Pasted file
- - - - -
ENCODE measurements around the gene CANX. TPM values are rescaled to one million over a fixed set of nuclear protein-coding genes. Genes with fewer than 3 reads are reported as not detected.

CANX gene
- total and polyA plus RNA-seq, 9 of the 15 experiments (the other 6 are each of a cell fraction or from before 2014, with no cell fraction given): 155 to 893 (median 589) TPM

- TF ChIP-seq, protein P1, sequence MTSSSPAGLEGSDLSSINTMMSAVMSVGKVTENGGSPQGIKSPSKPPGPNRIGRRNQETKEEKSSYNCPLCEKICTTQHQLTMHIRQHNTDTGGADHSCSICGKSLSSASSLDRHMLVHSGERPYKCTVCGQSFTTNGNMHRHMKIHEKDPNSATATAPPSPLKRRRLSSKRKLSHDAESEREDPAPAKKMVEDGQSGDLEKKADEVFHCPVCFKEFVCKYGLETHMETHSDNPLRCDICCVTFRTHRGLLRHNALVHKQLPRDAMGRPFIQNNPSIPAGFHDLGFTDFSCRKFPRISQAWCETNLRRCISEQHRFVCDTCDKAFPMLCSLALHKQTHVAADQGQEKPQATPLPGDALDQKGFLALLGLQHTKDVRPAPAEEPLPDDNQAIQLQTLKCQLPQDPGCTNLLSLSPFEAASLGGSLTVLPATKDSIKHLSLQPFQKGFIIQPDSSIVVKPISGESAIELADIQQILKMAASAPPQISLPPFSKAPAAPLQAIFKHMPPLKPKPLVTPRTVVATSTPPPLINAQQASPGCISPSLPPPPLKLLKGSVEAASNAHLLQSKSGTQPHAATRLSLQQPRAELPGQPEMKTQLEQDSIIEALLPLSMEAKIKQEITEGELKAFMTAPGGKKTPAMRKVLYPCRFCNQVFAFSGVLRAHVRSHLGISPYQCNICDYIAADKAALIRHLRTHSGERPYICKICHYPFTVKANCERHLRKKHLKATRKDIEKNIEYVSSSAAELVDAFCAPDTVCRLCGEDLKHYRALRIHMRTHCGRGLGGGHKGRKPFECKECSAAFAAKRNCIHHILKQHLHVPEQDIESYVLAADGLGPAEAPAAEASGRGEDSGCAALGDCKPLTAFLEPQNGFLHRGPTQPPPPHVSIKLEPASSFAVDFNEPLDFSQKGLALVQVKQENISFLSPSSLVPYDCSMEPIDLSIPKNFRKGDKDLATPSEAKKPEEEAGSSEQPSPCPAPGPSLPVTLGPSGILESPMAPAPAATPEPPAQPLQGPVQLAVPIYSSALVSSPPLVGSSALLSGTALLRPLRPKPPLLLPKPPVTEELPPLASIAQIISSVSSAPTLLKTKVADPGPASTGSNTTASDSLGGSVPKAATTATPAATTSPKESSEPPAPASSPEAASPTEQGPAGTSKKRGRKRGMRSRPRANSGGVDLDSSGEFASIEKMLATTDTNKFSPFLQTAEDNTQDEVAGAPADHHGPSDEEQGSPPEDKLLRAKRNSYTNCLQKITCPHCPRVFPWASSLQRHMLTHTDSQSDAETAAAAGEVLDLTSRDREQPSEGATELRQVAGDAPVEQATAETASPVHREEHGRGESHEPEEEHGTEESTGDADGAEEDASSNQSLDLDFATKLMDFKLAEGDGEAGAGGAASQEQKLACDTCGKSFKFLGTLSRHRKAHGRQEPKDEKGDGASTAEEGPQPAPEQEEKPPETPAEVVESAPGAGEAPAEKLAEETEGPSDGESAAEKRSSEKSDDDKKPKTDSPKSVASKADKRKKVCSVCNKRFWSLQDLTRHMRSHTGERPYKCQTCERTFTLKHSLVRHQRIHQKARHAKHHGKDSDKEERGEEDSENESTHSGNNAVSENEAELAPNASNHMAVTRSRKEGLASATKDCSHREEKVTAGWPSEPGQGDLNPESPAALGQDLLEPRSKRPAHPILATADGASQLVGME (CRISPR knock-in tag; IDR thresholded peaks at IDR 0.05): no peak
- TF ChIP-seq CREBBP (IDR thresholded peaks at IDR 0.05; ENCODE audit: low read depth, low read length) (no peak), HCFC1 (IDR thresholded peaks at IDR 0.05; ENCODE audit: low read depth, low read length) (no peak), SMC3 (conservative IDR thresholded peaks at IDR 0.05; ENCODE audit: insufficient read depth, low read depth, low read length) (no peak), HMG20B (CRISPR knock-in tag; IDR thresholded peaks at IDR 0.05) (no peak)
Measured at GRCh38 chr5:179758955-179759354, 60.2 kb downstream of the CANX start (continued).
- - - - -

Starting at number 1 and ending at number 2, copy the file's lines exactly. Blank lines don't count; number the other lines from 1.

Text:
ENCODE measurements around the gene CANX. TPM values are rescaled to one million over a fixed set of nuclear protein-coding genes. Genes with fewer than 3 reads are reported as not detected.

CANX gene